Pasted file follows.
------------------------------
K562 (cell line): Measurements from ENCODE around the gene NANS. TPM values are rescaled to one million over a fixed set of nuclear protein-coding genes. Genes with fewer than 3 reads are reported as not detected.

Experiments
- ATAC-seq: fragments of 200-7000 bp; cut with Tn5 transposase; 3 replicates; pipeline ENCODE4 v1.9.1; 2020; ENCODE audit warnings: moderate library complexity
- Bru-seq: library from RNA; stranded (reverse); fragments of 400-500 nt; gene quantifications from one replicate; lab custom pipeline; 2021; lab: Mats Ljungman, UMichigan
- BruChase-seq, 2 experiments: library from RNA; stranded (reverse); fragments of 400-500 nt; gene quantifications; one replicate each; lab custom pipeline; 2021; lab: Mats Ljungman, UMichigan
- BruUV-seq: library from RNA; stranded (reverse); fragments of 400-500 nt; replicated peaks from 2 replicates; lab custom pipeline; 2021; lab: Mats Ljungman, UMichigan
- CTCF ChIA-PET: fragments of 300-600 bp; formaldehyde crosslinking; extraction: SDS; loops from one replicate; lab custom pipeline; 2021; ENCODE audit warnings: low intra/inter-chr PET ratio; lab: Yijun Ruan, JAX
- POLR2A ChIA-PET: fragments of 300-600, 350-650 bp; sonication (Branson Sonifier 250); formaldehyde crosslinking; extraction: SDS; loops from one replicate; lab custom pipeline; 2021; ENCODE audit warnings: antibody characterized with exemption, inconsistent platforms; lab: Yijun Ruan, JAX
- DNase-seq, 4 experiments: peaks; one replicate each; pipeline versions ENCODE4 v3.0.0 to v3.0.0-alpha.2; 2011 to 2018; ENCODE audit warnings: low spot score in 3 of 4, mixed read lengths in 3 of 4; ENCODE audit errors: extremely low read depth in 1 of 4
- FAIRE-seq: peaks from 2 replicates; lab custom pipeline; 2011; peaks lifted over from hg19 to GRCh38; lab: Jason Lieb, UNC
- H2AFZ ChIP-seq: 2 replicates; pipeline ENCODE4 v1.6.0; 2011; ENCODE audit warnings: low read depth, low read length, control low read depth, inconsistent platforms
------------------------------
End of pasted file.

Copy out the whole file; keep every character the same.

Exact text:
K562 (cell line): Measurements from ENCODE around the gene NANS. TPM values are rescaled to one million over a fixed set of nuclear protein-coding genes. Genes with fewer than 3 reads are reported as not detected.

Experiments
- ATAC-seq: fragments of 200-7000 bp; cut with Tn5 transposase; 3 replicates; pipeline ENCODE4 v1.9.1; 2020; ENCODE audit warnings: moderate library complexity
- Bru-seq: library from RNA; stranded (reverse); fragments of 400-500 nt; gene quantifications from one replicate; lab custom pipeline; 2021; lab: Mats Ljungman, UMichigan
- BruChase-seq, 2 experiments: library from RNA; stranded (reverse); fragments of 400-500 nt; gene quantifications; one replicate each; lab custom pipeline; 2021; lab: Mats Ljungman, UMichigan
- BruUV-seq: library from RNA; stranded (reverse); fragments of 400-500 nt; replicated peaks from 2 replicates; lab custom pipeline; 2021; lab: Mats Ljungman, UMichigan
- CTCF ChIA-PET: fragments of 300-600 bp; formaldehyde crosslinking; extraction: SDS; loops from one replicate; lab custom pipeline; 2021; ENCODE audit warnings: low intra/inter-chr PET ratio; lab: Yijun Ruan, JAX
- POLR2A ChIA-PET: fragments of 300-600, 350-650 bp; sonication (Branson Sonifier 250); formaldehyde crosslinking; extraction: SDS; loops from one replicate; lab custom pipeline; 2021; ENCODE audit warnings: antibody characterized with exemption, inconsistent platforms; lab: Yijun Ruan, JAX
- DNase-seq, 4 experiments: peaks; one replicate each; pipeline versions ENCODE4 v3.0.0 to v3.0.0-alpha.2; 2011 to 2018; ENCODE audit warnings: low spot score in 3 of 4, mixed read lengths in 3 of 4; ENCODE audit errors: extremely low read depth in 1 of 4
- FAIRE-seq: peaks from 2 replicates; lab custom pipeline; 2011; peaks lifted over from hg19 to GRCh38; lab: Jason Lieb, UNC
- H2AFZ ChIP-seq: 2 replicates; pipeline ENCODE4 v1.6.0; 2011; ENCODE audit warnings: low read depth, low read length, control low read depth, inconsistent platforms